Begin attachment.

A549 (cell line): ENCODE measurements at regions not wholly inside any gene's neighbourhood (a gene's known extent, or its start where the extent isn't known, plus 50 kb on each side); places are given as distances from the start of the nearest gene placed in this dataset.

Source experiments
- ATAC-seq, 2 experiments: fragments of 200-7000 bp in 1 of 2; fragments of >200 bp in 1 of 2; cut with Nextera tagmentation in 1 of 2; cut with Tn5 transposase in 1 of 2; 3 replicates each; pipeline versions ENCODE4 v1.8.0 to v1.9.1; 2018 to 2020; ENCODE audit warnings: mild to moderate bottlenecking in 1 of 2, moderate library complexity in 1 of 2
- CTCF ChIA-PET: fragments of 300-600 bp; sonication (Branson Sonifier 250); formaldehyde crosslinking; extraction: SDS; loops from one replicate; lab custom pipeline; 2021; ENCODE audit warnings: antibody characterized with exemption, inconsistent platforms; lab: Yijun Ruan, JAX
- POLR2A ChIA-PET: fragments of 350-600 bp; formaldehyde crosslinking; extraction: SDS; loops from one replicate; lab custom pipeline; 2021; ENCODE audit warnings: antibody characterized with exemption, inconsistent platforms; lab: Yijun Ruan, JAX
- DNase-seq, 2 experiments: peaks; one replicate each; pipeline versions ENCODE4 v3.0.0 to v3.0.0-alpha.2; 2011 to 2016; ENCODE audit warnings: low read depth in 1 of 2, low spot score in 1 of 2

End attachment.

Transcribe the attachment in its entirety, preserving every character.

A549 (cell line): ENCODE measurements at regions not wholly inside any gene's neighbourhood (a gene's known extent, or its start where the extent isn't known, plus 50 kb on each side); places are given as distances from the start of the nearest gene placed in this dataset.

Source experiments
- ATAC-seq, 2 experiments: fragments of 200-7000 bp in 1 of 2; fragments of >200 bp in 1 of 2; cut with Nextera tagmentation in 1 of 2; cut with Tn5 transposase in 1 of 2; 3 replicates each; pipeline versions ENCODE4 v1.8.0 to v1.9.1; 2018 to 2020; ENCODE audit warnings: mild to moderate bottlenecking in 1 of 2, moderate library complexity in 1 of 2
- CTCF ChIA-PET: fragments of 300-600 bp; sonication (Branson Sonifier 250); formaldehyde crosslinking; extraction: SDS; loops from one replicate; lab custom pipeline; 2021; ENCODE audit warnings: antibody characterized with exemption, inconsistent platforms; lab: Yijun Ruan, JAX
- POLR2A ChIA-PET: fragments of 350-600 bp; formaldehyde crosslinking; extraction: SDS; loops from one replicate; lab custom pipeline; 2021; ENCODE audit warnings: antibody characterized with exemption, inconsistent platforms; lab: Yijun Ruan, JAX
- DNase-seq, 2 experiments: peaks; one replicate each; pipeline versions ENCODE4 v3.0.0 to v3.0.0-alpha.2; 2011 to 2016; ENCODE audit warnings: low read depth in 1 of 2, low spot score in 1 of 2